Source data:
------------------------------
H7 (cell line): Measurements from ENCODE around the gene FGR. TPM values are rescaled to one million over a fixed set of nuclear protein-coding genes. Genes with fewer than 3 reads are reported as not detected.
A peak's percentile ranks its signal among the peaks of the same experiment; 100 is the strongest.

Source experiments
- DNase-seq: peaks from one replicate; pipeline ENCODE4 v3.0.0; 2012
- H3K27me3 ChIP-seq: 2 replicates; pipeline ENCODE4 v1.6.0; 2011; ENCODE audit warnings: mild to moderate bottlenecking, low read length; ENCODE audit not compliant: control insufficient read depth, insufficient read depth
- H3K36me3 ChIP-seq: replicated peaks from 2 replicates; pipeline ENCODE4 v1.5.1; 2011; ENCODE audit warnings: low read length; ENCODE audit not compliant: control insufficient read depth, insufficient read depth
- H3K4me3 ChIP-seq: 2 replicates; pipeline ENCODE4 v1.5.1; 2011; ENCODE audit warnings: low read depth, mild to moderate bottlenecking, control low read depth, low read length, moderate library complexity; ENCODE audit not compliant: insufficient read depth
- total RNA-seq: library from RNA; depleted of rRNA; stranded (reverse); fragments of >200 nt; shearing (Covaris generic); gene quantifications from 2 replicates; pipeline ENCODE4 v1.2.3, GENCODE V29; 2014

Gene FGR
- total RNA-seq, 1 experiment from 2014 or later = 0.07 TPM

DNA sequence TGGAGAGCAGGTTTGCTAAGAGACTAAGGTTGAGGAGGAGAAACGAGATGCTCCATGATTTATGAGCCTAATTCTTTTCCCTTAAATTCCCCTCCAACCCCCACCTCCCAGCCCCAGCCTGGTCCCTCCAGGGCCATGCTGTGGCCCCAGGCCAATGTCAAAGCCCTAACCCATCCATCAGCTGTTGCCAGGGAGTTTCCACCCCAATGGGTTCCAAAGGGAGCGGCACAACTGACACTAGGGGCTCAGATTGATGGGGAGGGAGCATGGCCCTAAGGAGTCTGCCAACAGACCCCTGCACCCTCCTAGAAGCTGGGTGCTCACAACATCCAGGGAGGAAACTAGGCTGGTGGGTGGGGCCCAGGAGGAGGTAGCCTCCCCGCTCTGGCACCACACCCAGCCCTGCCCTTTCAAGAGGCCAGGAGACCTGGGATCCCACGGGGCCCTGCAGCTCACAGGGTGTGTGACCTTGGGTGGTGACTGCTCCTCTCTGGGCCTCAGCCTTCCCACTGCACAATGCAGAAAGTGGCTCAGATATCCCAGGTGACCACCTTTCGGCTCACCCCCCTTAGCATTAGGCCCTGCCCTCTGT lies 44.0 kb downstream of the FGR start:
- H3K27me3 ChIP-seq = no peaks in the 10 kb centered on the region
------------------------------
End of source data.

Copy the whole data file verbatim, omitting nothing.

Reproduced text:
H7 (cell line): Measurements from ENCODE around the gene FGR. TPM values are rescaled to one million over a fixed set of nuclear protein-coding genes. Genes with fewer than 3 reads are reported as not detected.
A peak's percentile ranks its signal among the peaks of the same experiment; 100 is the strongest.

Source experiments
- DNase-seq: peaks from one replicate; pipeline ENCODE4 v3.0.0; 2012
- H3K27me3 ChIP-seq: 2 replicates; pipeline ENCODE4 v1.6.0; 2011; ENCODE audit warnings: mild to moderate bottlenecking, low read length; ENCODE audit not compliant: control insufficient read depth, insufficient read depth
- H3K36me3 ChIP-seq: replicated peaks from 2 replicates; pipeline ENCODE4 v1.5.1; 2011; ENCODE audit warnings: low read length; ENCODE audit not compliant: control insufficient read depth, insufficient read depth
- H3K4me3 ChIP-seq: 2 replicates; pipeline ENCODE4 v1.5.1; 2011; ENCODE audit warnings: low read depth, mild to moderate bottlenecking, control low read depth, low read length, moderate library complexity; ENCODE audit not compliant: insufficient read depth
- total RNA-seq: library from RNA; depleted of rRNA; stranded (reverse); fragments of >200 nt; shearing (Covaris generic); gene quantifications from 2 replicates; pipeline ENCODE4 v1.2.3, GENCODE V29; 2014

Gene FGR
- total RNA-seq, 1 experiment from 2014 or later = 0.07 TPM

DNA sequence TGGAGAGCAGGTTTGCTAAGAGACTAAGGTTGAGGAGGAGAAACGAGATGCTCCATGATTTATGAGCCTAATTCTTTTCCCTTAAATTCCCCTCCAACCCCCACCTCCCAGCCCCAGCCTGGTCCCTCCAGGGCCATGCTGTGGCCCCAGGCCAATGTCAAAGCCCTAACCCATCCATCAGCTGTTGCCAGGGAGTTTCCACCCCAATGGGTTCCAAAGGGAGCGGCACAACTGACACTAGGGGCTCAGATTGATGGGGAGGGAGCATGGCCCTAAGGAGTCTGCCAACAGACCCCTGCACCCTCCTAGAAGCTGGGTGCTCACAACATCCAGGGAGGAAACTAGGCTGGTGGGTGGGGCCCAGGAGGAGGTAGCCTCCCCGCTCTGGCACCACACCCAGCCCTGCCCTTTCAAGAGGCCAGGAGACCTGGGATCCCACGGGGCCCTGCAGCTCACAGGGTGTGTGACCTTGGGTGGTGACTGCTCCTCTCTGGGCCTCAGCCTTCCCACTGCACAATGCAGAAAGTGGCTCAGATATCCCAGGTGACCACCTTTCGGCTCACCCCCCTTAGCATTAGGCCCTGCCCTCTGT lies 44.0 kb downstream of the FGR start:
- H3K27me3 ChIP-seq = no peaks in the 10 kb centered on the region